The interstate takes us through a Navajo reservation. It’s time to switch drivers, but there are no exits. Daniel slows from eighty and stops us on the wide shoulder next to dark grassland and a wire fence. I pull down the ceiling flap and open the mirror. My eyes are red. Sand from the dunes scratched them up, and the burn of the open windows left me squinting. When I rub them, little tears form at the corners and slide down my cheeks.
I slide out of the passenger seat and step out into the ankle high grass. Cars come rushing from the bend a half-mile back, and race into the distance. Just as I angle to the driver’s side, an eighteen-wheeler barrels past us. The rush of air pushes me against the car, and I feel its frame rock back and forth. I hop into the driver’s seat and restart the engine.
The car accelerates, and I slide the car back into a lane just as the shoulder disappears. Another eighteen-wheeler careens by on our left. Exhaustion makes my scratchy eyes feel heavy, and the arcs and bends of the road blur into one single path forward. I reach for a water bottle in the back, but there isn’t a drop. The sandwiches are long gone, and the empty cups from Sonic sit at Daniel’s feet. An orange engine light glows in the dashboard, and the red line on the gas keeps arcing lower—we’re half empty.
First was the blisters, the sores, the acne. It ravaged my skin in bleeding pockets—down my shoulders and my back, across my chest and face. During the school day, my wrecked back would scream at the touch of a chair. A light pat on the back would leave my eyes watering. I’d come home from school and remove my white tee shirt, bloodstains streaked across it.
Far worse was the humiliation of a red and blistery face. From the forehead to the chin, my face was a bumpy mass of dying, scarred skin. Looking at the mirror gave me panic attacks, and I learned to brush my teeth and shower in the dark. At school, I looked down so others wouldn’t look at me. The bright lights of classrooms were just as bad as mirrors, and I counted down the hours until I could escape the building and flee back into the dark.
Second was the stomach cramps. No longer correlated with my meals, they struck at any time of day or night. They were also much more intense. Any single cramp was more excruciating than anything I had ever experienced—nails through my stomach, steel claws scraping my intestines, bullet holes through my abdomen.
In all aspects of my life, this pain took precedence. I could not walk from one end of my high school to the other without having to stop, put my hand over my stomach, and discreetly sit down. I’d sit on one of the small blue benches and count the seconds I could rest while still arriving to class on time. I did not participate in group discussions, I did not listen to the teacher. I focused, and breathed, and waited for the bell to ring so I could walk to the next class.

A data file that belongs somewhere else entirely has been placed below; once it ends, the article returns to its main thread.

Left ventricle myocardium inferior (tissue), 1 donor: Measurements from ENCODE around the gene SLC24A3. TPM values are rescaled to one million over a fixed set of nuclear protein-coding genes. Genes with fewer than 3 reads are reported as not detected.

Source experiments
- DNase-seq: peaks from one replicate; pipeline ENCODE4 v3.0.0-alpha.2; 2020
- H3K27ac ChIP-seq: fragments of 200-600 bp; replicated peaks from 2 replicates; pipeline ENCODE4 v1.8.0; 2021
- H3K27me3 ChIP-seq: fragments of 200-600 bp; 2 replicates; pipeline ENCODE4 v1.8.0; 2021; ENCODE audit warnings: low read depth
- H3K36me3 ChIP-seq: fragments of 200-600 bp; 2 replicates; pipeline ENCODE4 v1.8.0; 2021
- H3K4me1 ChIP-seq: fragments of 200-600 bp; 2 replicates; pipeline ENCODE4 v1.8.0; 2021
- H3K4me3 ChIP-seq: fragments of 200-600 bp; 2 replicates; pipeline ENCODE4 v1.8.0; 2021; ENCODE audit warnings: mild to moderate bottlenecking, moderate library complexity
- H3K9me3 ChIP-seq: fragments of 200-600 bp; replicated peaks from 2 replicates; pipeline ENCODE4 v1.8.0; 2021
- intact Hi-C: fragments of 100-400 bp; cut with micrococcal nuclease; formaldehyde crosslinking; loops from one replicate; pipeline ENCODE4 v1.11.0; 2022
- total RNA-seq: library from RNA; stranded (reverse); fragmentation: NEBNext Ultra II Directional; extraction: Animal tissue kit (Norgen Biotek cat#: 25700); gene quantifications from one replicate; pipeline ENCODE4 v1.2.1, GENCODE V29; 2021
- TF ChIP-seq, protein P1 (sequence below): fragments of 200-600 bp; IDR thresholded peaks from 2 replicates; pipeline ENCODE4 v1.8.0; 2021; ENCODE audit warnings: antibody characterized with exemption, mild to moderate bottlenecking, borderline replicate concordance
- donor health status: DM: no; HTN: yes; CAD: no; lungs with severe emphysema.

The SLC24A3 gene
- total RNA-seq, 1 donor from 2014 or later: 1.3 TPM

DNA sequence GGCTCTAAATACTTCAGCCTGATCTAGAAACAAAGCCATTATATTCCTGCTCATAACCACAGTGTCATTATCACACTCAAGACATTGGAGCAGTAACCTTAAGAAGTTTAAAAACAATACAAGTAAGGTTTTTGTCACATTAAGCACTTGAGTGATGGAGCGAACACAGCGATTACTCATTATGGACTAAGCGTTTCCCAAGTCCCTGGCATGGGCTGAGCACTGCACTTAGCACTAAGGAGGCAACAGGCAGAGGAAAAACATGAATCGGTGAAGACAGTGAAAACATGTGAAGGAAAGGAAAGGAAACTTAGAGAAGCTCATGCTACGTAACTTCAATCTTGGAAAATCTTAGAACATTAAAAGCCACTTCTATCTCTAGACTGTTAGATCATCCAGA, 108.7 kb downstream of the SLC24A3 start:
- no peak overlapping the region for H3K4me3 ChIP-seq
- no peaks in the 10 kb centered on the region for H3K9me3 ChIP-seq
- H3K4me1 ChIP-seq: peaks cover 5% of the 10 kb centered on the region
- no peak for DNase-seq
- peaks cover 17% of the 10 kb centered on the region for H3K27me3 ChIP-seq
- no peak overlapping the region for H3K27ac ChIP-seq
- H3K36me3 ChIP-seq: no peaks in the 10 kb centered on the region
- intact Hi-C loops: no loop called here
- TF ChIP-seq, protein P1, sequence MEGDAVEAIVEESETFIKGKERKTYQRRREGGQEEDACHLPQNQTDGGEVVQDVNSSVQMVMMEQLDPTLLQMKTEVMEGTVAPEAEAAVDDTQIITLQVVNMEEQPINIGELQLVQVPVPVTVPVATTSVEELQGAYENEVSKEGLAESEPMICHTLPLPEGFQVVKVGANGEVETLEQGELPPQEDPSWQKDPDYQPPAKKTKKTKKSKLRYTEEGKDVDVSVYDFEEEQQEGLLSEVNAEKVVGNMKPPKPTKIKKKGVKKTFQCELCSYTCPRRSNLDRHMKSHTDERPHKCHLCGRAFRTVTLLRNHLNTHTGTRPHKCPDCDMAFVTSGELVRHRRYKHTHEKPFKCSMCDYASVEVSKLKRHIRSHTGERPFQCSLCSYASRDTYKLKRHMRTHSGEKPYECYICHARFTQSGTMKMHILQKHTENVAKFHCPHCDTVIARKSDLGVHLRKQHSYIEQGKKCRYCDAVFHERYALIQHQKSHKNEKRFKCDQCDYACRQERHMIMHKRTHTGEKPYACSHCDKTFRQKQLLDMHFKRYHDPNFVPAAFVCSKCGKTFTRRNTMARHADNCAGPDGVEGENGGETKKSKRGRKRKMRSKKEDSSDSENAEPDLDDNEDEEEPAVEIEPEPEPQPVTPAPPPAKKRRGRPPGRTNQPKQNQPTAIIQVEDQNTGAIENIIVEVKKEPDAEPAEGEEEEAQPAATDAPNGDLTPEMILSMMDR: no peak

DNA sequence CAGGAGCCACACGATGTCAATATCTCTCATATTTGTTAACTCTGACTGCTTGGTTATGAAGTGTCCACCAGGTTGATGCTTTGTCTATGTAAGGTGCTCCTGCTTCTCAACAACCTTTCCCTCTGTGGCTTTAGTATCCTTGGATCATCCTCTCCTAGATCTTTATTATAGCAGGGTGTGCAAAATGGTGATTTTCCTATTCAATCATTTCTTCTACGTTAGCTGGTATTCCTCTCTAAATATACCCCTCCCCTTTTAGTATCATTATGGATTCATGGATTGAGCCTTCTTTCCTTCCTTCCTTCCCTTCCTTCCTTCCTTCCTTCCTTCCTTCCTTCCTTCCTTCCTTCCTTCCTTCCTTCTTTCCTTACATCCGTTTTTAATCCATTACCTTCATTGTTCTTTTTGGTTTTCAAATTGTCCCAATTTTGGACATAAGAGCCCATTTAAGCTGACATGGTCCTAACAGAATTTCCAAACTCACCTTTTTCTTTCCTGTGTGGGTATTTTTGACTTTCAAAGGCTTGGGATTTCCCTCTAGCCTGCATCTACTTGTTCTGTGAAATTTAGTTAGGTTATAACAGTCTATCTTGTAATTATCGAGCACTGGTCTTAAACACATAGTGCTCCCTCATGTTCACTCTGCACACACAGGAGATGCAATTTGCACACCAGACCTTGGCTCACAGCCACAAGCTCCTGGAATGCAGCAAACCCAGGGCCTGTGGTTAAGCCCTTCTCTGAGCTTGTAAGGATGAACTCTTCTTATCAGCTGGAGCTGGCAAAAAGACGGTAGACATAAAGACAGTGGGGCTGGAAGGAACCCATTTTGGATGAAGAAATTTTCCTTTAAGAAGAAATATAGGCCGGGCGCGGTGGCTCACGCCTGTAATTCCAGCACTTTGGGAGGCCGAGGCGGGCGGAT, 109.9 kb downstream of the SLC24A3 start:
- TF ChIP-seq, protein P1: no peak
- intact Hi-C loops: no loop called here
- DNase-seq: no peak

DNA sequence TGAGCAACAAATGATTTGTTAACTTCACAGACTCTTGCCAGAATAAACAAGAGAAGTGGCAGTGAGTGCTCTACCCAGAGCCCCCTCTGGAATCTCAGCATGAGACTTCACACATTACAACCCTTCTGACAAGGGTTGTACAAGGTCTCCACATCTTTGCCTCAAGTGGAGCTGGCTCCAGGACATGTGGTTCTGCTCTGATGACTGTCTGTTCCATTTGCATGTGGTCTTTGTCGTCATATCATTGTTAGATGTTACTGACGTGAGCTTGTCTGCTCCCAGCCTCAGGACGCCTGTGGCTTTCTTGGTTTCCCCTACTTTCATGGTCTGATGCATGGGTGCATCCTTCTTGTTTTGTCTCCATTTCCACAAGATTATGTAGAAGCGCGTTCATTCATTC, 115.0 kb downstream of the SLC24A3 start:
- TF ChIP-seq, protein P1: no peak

At night, the pain became even worse. I would lie in fetal position on my bed for hours, unmoving, while the clock moved from ten to two, three, or sometimes later. Even if I fell asleep by midnight, I would awaken to the knives in my stomach. During these months, there was no sleep—there was only staring at the clock, debating whether or not to have your parents take you to the hospital, and then biting your pillow even harder.
If there was any joy in this time, it was the moments between school, homework, and sleep that I could spend huddled on a couch with my family. I’d hold my mom’s hand and talk with my dad, while my sister told jokes and did her best to make me smile.
But I kept my struggle a secret to all others, and this only magnified the hell. I retreated inward. I stopped messaging friends, and they stopped messaging me. A crushing loneliness took its place next to cramps and blisters. On one evening, my dad came up to my room and sat next to me—he asked what kept me going. I sat for a long time on the edge of my bed. And when, after minutes of trying desperately to think of a response, I just started crying.
That December night I sat in my bed, still trying to think of one reason to believe there was light on the horizon. When my 6:00am alarm rang the next morning I had caught less than an hour of sleep, and I still had no reasons. I fought out the pain and stood up, dressing for another day of a life that was feeling more and more like death.
I still had no reasons three days later, and that’s when saving grace walked right through my door.